Aug 18, 2021

Loss of placental hormone linked to brain and social behavior changes

Posted by in categories: biotech/medical, neuroscience

In the study, researchers in the laboratory of Anna Penn, MD, Ph.D., now at Columbia University Vagelos College of Physicians and Surgeons and previously at Children’s National Hospital in Washington, D.C., found that reducing amounts of a single hormone, called allopregnanolone (ALLO), in the placenta caused brain and behavior changes in male offspring that resemble changes seen in some people with autism spectrum disorder. The study also found that both brain structure and behavioral changes in the mice could be prevented with a single injection of ALLO in late pregnancy.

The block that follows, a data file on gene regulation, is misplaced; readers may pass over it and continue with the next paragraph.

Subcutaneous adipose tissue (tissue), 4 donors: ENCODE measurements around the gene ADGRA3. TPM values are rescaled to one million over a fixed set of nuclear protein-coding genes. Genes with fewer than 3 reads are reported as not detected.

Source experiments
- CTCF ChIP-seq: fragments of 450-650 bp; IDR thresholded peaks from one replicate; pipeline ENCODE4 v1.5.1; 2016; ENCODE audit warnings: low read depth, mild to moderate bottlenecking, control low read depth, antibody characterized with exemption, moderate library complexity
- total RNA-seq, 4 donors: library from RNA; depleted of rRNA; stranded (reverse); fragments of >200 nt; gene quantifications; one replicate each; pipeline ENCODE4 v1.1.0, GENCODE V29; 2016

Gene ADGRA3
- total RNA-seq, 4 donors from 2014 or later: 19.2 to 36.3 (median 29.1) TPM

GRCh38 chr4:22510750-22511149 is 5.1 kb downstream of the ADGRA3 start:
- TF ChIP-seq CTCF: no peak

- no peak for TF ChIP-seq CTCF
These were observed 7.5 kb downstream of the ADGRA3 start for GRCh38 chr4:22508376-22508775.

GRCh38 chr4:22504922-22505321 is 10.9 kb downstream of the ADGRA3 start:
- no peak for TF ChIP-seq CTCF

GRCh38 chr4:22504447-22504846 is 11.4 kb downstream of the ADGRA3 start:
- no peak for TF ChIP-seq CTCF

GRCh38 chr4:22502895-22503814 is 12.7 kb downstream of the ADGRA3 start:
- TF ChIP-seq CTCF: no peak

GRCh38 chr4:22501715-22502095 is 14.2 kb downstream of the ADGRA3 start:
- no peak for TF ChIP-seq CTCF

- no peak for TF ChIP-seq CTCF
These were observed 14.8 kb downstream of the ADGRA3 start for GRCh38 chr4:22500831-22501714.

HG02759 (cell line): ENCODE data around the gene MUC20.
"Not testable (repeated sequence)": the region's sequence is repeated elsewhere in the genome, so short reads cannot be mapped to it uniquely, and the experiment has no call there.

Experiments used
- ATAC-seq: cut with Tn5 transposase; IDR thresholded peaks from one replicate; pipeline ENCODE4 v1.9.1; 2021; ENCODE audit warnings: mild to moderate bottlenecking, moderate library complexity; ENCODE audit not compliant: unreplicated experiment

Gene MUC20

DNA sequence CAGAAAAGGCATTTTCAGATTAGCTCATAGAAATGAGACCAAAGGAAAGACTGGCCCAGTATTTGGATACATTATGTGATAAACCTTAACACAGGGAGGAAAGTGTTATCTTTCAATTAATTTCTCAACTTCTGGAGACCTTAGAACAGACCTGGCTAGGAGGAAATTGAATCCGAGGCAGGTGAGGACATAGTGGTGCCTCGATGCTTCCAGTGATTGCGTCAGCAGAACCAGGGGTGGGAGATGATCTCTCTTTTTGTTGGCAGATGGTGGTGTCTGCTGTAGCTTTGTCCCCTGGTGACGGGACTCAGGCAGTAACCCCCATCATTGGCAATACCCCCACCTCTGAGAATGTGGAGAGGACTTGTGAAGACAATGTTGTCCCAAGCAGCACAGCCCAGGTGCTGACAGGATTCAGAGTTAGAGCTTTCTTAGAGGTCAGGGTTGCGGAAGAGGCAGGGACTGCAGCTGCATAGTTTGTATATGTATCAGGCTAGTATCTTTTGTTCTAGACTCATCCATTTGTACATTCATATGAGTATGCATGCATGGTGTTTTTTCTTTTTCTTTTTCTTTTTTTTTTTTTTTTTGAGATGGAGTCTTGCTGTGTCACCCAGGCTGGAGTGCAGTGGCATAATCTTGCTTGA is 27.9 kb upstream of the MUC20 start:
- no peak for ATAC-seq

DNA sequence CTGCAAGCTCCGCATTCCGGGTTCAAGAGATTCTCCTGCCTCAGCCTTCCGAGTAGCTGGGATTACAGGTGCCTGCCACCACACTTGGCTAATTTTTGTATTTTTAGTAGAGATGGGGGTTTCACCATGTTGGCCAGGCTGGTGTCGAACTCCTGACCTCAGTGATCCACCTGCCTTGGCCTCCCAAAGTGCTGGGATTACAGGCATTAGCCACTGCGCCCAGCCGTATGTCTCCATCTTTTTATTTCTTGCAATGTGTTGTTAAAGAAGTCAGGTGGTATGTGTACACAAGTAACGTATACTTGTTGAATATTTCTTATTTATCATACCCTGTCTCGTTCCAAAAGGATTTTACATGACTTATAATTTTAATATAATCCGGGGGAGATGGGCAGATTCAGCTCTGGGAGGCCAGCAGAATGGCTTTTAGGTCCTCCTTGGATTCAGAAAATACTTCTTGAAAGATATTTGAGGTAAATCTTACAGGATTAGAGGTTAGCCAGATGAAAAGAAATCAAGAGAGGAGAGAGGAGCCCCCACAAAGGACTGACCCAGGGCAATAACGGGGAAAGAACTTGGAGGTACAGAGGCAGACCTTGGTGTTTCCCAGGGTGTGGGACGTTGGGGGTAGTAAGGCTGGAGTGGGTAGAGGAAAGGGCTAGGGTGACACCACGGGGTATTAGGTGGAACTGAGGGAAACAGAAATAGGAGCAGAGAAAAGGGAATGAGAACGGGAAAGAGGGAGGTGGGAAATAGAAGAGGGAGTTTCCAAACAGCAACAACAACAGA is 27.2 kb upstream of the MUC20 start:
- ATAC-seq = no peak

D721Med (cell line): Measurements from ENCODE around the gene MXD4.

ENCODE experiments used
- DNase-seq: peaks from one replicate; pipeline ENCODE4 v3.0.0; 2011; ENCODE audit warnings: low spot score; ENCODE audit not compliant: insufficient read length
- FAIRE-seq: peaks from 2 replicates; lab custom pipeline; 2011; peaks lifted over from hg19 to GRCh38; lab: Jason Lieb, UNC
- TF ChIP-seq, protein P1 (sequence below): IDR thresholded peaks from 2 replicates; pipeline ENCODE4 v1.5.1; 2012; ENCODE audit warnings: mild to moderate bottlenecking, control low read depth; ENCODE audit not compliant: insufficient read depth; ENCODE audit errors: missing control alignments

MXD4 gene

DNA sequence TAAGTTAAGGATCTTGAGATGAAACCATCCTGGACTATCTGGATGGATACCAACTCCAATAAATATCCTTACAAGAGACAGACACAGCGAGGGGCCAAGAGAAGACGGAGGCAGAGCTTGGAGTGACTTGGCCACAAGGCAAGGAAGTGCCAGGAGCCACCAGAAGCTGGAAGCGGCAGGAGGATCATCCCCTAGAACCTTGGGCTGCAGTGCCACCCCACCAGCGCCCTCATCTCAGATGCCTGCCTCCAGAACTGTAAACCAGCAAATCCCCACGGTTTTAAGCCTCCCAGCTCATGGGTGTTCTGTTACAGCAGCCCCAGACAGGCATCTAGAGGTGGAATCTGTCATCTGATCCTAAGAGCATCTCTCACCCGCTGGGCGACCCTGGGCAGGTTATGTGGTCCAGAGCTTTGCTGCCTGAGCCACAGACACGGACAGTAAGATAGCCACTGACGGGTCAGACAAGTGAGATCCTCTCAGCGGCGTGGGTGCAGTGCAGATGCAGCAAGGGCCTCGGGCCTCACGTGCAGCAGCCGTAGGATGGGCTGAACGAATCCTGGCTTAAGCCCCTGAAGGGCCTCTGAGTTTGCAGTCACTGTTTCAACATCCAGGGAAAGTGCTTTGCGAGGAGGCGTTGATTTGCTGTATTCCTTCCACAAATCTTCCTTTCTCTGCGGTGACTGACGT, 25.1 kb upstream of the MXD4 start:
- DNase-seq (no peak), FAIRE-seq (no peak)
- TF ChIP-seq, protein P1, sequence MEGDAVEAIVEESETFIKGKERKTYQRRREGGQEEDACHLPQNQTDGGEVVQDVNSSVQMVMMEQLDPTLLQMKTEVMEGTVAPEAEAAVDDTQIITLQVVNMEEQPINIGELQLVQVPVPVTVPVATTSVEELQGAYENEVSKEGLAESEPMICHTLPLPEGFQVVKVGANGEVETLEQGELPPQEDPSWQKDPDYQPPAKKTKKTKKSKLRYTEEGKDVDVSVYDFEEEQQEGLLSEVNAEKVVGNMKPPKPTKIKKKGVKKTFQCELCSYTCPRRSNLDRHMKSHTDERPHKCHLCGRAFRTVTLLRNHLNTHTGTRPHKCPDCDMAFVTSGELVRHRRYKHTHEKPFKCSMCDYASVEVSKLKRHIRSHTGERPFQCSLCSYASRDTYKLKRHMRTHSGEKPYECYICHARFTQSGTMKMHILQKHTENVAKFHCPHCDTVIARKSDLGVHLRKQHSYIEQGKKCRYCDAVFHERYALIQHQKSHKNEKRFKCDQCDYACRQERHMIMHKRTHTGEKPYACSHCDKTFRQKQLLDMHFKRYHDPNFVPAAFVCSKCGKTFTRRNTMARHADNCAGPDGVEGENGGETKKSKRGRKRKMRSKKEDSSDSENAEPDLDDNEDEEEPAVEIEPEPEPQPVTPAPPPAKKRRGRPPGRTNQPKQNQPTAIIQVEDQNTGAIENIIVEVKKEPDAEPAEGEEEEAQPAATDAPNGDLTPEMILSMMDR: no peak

Preterm birth has been shown to increase the risk of autism spectrum disorders and other developmental problems, particularly in males. The more premature a baby is, the greater the risk of either motor or cognitive deficits. What does the preterm baby lose that is so critical to long-term outcomes?

A new study, in mice, suggests that one factor may be the loss of a placental hormone that the developing would normally see in the second half of pregnancy.

The study is the first to provide direct evidence that loss of a placental hormone alters long-term brain development.

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